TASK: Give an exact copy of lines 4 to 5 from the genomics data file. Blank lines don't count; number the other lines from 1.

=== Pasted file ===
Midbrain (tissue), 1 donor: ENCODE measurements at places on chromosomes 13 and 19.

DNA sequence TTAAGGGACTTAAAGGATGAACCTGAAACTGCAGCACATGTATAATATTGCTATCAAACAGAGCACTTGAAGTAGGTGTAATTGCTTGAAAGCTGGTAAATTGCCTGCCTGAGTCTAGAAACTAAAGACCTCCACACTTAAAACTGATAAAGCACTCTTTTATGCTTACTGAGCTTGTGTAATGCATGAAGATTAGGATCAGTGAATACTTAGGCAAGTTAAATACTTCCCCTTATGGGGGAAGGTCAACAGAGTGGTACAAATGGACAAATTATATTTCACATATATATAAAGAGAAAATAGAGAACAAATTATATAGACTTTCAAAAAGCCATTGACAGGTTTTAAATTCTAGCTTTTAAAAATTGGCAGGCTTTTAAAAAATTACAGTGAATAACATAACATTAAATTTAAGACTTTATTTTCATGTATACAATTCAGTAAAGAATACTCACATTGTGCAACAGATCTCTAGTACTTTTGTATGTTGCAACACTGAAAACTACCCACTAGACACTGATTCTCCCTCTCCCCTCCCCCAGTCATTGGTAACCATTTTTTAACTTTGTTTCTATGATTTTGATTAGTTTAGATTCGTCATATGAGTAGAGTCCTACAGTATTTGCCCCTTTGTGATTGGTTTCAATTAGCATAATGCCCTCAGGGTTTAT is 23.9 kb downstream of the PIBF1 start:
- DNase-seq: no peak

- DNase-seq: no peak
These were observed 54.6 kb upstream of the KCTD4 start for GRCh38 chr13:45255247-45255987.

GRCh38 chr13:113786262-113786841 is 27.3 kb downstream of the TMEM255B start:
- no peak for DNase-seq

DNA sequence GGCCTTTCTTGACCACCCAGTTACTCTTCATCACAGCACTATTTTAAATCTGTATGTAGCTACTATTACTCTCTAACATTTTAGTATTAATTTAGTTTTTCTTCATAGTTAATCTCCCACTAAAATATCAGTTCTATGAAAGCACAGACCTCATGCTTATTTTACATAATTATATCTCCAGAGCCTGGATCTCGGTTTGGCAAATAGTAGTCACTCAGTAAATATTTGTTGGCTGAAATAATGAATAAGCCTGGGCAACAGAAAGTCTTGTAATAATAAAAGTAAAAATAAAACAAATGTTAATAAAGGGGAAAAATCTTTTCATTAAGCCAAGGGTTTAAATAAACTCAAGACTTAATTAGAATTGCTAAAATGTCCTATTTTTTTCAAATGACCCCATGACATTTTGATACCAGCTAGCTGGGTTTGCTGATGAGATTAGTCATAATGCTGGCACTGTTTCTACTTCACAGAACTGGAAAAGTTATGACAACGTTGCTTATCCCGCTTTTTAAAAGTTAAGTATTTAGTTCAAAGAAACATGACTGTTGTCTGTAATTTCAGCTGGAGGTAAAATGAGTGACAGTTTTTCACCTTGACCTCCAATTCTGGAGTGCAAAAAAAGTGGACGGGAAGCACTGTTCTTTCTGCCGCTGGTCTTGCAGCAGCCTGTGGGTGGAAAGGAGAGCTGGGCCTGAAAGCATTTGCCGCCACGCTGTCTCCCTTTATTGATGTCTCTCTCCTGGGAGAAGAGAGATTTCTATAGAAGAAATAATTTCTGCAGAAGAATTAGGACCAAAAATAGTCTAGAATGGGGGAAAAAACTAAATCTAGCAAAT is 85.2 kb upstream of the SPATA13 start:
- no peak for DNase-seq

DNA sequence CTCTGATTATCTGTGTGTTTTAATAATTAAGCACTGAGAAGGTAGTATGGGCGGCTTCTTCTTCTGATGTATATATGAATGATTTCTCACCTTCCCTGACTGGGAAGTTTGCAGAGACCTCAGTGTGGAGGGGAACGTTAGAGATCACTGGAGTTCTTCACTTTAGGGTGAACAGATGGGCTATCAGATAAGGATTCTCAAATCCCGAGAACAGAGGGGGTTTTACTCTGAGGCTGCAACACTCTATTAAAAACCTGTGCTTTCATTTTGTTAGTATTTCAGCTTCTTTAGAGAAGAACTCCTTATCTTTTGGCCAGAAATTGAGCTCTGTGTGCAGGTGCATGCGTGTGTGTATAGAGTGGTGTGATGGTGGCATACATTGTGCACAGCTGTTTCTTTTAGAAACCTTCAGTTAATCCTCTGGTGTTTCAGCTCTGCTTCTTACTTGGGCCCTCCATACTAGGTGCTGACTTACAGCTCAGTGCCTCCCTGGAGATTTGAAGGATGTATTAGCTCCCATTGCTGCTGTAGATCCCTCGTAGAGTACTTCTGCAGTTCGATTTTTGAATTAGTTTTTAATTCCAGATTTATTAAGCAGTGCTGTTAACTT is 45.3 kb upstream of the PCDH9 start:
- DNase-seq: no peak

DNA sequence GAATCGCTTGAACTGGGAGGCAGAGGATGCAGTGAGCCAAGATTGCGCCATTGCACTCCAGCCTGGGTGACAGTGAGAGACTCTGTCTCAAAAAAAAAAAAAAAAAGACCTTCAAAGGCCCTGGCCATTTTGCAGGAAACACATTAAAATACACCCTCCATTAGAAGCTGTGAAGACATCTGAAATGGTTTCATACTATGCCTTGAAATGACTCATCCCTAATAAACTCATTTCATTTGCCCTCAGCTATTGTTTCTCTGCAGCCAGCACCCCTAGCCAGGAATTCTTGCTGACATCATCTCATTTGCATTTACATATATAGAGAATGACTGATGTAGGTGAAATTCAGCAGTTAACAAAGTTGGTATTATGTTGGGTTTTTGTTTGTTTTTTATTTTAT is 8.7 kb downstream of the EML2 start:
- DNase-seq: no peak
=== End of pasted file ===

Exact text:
- DNase-seq: no peak
These were observed 54.6 kb upstream of the KCTD4 start for GRCh38 chr13:45255247-45255987.